We used to Milk. Twice a day for most of the year for me. Us younger boys would do three cows. They didn’t all have their calves simultaneously so there was always one to milk. The older boys had at least eight to milk. The spring flush of milk (most of them calved close to the same time back then) went to fatten newly weaned feeder pigs after it was run through a cream separator. The cream was sold to a cream truck that came around a couple times a week to collect the cream and eggs.
When I was too young to do any other chores but throw sixty ears of corn over the fence to the sows I also had to run the milk cows out to the stock cow herd in the pastures. The girls would go out for daily grazing in the mornings after they’d been milked. In the evening’s I’d go out and sort the girls out of the herd and lead them back to the milk barn, proud of my young cattle sorting skills.
One winter when it was too damned cold to even be outside my next older brother who was doing the milking at the time asked me if I wanted to trade chores. I hayed the fat cattle, fed them their ground ear corn and did hog chores while he milked then we’d both go hay the stock cows if they weren’t out to pasture. He was standing there holding a warm bucket of water that he’d use to thaw out and wash up the teats before milking. Milking that warm cow in a warm barn. “Hell yes, I thought you’d never ask!”
That next summer one hot and humid day in the middle of a heat wave I was in that hot windless barn leaning next to The Little Black Cow, having already milked The Big Black Cow and The Cow With The Star On It’s Head. I was sweating profusely to the point I couldn’t hardly keep her little teats in my hand and she (the youngest and orneriest) was getting nervous, threatening to kick me and the milk all over. Big brother walks casually by and says,”Don’t you know you got to milk her first?”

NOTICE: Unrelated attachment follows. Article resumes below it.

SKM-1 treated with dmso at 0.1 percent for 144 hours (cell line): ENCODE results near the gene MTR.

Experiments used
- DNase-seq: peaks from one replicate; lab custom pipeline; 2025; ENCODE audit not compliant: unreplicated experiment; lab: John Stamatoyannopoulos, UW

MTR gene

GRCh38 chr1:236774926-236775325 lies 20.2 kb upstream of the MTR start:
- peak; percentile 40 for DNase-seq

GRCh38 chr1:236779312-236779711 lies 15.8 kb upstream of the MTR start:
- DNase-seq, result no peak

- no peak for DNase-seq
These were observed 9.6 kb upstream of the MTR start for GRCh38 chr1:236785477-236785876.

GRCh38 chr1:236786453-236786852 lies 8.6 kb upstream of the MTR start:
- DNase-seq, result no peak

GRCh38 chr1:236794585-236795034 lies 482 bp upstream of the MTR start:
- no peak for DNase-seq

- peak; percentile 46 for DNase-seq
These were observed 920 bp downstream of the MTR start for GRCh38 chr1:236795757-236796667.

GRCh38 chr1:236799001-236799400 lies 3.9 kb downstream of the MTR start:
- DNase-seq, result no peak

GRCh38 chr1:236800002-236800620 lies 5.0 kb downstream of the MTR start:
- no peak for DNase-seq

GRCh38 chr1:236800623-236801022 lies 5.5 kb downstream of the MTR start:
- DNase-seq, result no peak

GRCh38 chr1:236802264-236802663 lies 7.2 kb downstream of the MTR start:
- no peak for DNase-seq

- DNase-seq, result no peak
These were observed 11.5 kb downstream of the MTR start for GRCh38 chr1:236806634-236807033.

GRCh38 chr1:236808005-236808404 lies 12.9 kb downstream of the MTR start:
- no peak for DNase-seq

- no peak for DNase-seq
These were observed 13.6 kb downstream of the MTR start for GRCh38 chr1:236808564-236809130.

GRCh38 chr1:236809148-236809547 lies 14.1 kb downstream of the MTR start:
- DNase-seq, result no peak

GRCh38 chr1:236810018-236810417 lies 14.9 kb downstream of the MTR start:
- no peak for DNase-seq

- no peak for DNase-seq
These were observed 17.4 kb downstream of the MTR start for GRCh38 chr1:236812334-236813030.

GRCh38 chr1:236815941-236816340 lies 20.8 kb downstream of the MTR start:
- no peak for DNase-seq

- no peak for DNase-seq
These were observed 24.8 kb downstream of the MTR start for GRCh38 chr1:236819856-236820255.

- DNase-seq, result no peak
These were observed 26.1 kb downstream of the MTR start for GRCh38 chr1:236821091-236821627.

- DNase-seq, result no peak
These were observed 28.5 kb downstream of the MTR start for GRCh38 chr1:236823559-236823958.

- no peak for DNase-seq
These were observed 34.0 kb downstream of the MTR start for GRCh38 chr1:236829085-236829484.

Be careful what you ask for, hope for, wish for, pray for. When it comes it may look different in your hands.
Have a great, safe, holiday.
The crop is growing. It has been cool so it’s not getting big very fast. Unusual. I don’t remember ever catching up. Not that I have. Unless you mean shipping out the old crop. I’m caught up with that. The 2017 crop should be better than the 1917 one. Around here. Lots of young buck growers means an early in. Good to get ahead of what could end up being a 1994 type rain don’t make grain event. Has a volcano blanketed the skies?
We’ve had plenty of rains but not too much rain. All cover no book. Enough has fallen for the time being. We’ll need more by fall, or should I say fill, as in grain fill after pollination but the tank is full as they say. First cutting hay has been washed so it can stop “raining” (During planting it took a week to rain an inch) The last two were close to a quarter inch rains. No real erosion yet, not in the no till. Could we get two years in a row?
I’ll apologize for the long time no post. As I run out of fence to rip out I may give the old blog more time. Until then this will have to do. So I’ll …….
See you there, and see you then.